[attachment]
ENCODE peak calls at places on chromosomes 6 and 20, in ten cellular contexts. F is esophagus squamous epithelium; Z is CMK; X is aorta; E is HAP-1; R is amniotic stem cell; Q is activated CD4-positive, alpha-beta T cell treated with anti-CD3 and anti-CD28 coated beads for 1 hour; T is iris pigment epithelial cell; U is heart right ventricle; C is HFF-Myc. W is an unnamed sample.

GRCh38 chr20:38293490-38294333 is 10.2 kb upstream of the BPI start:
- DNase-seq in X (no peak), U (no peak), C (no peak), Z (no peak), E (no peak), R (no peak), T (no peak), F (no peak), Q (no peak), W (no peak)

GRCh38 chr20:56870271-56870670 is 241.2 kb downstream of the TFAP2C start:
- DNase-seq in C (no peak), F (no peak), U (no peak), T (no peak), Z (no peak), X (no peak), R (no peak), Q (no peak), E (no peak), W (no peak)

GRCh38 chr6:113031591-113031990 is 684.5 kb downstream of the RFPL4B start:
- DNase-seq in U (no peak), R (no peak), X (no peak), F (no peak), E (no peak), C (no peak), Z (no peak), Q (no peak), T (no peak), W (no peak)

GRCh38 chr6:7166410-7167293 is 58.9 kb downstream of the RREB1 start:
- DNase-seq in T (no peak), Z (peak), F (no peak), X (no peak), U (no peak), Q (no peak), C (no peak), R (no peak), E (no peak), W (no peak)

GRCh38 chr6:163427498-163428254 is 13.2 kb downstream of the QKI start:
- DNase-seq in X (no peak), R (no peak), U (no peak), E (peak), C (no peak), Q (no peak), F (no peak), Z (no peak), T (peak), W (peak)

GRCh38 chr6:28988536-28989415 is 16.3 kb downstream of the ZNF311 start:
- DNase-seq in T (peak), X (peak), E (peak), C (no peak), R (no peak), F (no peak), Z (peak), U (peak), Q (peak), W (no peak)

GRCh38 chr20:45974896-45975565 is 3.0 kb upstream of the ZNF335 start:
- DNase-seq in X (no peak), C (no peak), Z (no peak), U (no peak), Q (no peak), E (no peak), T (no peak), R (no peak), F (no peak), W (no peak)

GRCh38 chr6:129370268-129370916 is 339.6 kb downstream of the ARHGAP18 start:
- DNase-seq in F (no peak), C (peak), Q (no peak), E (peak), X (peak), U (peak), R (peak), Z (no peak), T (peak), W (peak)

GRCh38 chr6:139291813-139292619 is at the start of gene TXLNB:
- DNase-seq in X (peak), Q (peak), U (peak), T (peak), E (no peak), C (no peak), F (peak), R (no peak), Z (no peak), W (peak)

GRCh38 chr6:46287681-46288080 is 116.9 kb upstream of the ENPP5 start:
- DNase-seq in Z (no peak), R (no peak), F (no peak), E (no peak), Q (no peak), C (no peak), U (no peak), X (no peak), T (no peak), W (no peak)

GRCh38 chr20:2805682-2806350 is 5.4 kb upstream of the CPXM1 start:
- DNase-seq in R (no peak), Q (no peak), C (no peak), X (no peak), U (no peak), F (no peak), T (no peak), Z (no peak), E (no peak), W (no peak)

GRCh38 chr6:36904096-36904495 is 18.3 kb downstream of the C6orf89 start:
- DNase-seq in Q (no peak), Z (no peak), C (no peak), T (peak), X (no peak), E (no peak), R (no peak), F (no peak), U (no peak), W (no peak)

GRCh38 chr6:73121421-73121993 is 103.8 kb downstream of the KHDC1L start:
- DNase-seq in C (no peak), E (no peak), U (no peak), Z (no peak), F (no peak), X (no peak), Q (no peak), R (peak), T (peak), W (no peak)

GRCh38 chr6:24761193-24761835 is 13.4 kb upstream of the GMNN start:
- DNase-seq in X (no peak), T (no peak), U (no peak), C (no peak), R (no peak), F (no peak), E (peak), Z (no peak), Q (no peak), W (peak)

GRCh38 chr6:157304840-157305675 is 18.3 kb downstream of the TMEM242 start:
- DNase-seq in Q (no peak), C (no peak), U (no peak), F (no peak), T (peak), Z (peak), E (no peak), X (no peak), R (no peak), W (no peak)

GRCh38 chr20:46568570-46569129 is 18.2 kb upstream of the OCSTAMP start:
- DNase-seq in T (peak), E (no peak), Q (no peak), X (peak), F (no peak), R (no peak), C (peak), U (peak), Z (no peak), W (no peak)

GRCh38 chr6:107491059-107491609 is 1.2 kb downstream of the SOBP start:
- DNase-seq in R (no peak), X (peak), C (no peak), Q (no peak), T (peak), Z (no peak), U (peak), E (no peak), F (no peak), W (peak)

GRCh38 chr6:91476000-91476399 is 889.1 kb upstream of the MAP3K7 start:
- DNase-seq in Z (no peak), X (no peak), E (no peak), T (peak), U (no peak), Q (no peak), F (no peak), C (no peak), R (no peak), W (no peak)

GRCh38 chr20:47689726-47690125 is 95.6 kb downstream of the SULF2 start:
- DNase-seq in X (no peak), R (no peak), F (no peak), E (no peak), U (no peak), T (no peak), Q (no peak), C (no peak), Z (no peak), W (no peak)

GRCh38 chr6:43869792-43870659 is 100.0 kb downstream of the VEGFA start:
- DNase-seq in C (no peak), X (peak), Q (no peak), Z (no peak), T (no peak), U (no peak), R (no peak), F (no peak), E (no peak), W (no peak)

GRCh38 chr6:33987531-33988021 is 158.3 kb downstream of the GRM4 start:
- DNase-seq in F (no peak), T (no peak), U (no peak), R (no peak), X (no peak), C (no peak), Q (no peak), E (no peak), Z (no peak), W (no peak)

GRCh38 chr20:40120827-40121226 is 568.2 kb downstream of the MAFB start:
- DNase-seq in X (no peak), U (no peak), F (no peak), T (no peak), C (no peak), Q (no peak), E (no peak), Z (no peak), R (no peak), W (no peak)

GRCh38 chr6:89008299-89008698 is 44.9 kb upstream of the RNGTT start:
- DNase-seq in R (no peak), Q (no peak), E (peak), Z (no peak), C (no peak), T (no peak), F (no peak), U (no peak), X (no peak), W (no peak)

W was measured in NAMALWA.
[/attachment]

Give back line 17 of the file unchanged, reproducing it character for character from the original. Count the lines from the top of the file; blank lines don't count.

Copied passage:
- DNase-seq in F (no peak), C (peak), Q (no peak), E (peak), X (peak), U (peak), R (peak), Z (no peak), T (peak), W (peak)